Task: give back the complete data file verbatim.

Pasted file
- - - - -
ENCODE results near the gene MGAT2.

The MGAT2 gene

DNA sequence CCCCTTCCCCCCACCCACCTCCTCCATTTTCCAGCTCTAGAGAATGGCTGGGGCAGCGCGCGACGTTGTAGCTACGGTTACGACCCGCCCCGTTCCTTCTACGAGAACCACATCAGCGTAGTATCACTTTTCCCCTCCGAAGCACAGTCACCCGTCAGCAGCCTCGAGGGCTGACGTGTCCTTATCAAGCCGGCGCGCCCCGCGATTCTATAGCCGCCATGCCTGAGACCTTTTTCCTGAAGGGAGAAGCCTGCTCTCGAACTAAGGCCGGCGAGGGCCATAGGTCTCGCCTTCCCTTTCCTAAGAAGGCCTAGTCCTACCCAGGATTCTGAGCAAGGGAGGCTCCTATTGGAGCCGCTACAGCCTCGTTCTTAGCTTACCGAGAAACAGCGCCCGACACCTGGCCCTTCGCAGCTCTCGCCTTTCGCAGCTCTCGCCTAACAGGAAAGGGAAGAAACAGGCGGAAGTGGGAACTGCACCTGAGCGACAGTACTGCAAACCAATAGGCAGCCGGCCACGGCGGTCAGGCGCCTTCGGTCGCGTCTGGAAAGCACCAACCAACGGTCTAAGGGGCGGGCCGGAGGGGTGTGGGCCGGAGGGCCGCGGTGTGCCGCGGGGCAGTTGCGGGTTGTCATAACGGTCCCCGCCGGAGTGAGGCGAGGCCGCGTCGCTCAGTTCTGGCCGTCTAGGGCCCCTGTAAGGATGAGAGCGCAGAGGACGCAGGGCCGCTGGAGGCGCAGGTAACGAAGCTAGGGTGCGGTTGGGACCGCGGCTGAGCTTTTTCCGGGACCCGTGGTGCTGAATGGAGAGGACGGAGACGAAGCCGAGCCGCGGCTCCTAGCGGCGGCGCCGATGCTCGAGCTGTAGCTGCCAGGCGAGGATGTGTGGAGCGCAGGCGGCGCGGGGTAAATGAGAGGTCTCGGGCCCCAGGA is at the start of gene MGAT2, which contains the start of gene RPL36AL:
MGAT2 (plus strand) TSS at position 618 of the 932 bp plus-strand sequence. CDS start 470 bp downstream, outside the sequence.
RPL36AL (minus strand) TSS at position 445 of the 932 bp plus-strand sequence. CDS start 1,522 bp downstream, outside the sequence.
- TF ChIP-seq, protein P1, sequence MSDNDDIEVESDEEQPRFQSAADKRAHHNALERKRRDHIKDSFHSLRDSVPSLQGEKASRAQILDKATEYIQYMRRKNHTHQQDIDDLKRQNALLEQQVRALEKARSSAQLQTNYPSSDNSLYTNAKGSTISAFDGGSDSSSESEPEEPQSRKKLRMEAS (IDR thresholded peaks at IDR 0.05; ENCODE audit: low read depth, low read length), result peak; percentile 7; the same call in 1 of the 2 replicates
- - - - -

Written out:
ENCODE results near the gene MGAT2.

The MGAT2 gene

DNA sequence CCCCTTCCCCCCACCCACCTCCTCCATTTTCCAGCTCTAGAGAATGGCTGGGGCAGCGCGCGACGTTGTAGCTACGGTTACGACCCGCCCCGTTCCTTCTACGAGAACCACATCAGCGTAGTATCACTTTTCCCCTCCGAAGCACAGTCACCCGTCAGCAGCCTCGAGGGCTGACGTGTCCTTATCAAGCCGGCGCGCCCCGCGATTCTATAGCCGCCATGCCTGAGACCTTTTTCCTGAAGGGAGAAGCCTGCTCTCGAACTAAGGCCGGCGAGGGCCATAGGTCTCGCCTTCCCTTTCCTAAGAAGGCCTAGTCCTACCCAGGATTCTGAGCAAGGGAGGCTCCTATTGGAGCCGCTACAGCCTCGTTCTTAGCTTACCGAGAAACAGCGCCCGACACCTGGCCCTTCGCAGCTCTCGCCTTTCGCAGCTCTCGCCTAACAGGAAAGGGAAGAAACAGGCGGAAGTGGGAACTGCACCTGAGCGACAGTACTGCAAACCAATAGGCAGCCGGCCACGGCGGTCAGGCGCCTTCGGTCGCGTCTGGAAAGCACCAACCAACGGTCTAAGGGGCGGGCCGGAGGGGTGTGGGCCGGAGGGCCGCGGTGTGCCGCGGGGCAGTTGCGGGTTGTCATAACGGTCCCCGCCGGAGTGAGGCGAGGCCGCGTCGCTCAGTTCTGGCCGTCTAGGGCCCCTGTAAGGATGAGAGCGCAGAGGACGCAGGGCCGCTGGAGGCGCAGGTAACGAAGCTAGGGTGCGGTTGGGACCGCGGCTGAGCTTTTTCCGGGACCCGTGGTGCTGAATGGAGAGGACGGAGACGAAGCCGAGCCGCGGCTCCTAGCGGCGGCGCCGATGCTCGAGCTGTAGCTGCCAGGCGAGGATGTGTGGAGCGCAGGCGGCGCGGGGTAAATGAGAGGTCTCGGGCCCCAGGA is at the start of gene MGAT2, which contains the start of gene RPL36AL:
MGAT2 (plus strand) TSS at position 618 of the 932 bp plus-strand sequence. CDS start 470 bp downstream, outside the sequence.
RPL36AL (minus strand) TSS at position 445 of the 932 bp plus-strand sequence. CDS start 1,522 bp downstream, outside the sequence.
- TF ChIP-seq, protein P1, sequence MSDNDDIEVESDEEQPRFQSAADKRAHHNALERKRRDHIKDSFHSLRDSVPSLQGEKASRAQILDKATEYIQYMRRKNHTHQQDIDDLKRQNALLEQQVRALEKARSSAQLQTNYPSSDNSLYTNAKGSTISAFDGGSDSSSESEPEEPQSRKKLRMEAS (IDR thresholded peaks at IDR 0.05; ENCODE audit: low read depth, low read length), result peak; percentile 7; the same call in 1 of the 2 replicates